The United States says the Belarus government of President Alexander Lukashenko is intimidating journalists and democracy activists in advance of next month's presidential election.
The State Department is accusing President Lukashenko and his supporters of a list of abuses that it says are undermining international confidence in the election process in the former Soviet republic.
Briefing reporters, State Department spokesman Richard Boucher said Belarus authorities this month have among other things sealed the offices of an opposition printing house, confiscated 400,000 copies of an independent newspaper's election special, and arrested an American trade union expert working with local unions on election issues.
All this, he said is in addition to charges taken seriously by the United States that a government-run death squad is responsible for the disappearance of several pro-democracy activists. "The incidents are just a few examples of how the Lukashenko regime regularly obstructs and impedes the electoral process," he said. "Such acts can only serve to undermine the international community's confidence that the Belarussian authorities are committed to holding a free and fair presidential election."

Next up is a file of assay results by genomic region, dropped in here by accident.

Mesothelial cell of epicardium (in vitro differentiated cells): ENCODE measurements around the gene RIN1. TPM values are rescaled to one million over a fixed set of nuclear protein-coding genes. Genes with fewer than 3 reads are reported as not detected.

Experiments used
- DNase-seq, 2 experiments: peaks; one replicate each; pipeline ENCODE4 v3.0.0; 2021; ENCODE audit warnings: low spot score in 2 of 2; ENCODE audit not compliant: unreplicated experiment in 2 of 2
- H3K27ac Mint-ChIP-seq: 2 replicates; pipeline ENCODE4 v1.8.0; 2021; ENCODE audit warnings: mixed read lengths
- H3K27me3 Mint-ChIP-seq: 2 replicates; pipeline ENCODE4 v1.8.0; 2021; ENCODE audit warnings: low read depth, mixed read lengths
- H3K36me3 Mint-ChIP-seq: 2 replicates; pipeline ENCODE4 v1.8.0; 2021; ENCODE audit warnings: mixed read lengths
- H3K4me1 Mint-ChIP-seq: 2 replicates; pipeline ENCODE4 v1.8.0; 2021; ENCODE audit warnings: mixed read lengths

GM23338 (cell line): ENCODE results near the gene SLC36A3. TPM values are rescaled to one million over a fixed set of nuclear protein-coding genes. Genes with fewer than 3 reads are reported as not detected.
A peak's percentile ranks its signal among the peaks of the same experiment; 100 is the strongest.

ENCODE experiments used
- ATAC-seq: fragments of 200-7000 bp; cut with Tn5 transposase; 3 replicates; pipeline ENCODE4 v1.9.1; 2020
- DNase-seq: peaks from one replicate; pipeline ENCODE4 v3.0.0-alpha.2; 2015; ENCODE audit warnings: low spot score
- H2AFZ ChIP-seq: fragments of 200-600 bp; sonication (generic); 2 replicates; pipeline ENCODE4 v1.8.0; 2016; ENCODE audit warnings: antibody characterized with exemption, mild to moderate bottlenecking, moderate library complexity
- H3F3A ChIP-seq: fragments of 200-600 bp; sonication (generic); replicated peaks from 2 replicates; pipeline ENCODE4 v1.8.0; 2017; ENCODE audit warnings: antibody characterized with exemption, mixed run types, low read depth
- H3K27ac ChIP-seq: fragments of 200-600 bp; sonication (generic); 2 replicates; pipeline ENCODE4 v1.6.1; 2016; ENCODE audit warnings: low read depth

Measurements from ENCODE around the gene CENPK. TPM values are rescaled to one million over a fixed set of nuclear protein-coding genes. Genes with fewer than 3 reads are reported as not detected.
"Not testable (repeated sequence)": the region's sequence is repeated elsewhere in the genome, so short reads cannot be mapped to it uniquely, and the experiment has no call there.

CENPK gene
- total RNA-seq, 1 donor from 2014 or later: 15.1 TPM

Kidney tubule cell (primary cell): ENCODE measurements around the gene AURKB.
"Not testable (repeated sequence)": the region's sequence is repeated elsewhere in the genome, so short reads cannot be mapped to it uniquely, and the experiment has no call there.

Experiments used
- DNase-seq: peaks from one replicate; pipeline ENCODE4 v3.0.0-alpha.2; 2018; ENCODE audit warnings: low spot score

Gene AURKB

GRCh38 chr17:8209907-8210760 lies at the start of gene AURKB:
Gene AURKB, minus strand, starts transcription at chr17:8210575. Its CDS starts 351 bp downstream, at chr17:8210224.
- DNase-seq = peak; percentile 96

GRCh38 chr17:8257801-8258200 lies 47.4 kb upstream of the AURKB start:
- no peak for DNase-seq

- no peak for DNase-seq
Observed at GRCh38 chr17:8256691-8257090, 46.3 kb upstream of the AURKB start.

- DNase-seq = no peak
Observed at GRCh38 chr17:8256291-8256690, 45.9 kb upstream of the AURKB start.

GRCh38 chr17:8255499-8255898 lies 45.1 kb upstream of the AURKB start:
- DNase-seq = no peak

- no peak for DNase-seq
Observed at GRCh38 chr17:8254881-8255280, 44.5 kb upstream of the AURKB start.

Mr. Boucher repeated the U.S. call for an independent and public investigation of the death-squad charges, which were raised last month by two former officials of the Belarus state prosecutors' office who have been given asylum in the United States.
Mr. Lukashenko, who has run the country in an increasingly-authoritarian fashion since coming to power in 1994, is seeking another term in the September 9 election.
Opposition factions have united around the compromise candidacy of Vladimir Goncharik, a former Soviet labor leader.
Mr. Boucher said that while OSCE officials have been invited to monitor the election, the Lukashenko government has denied visas to some observers, and that it is "difficult to have any confidence" the Belarus voting will be free and fair.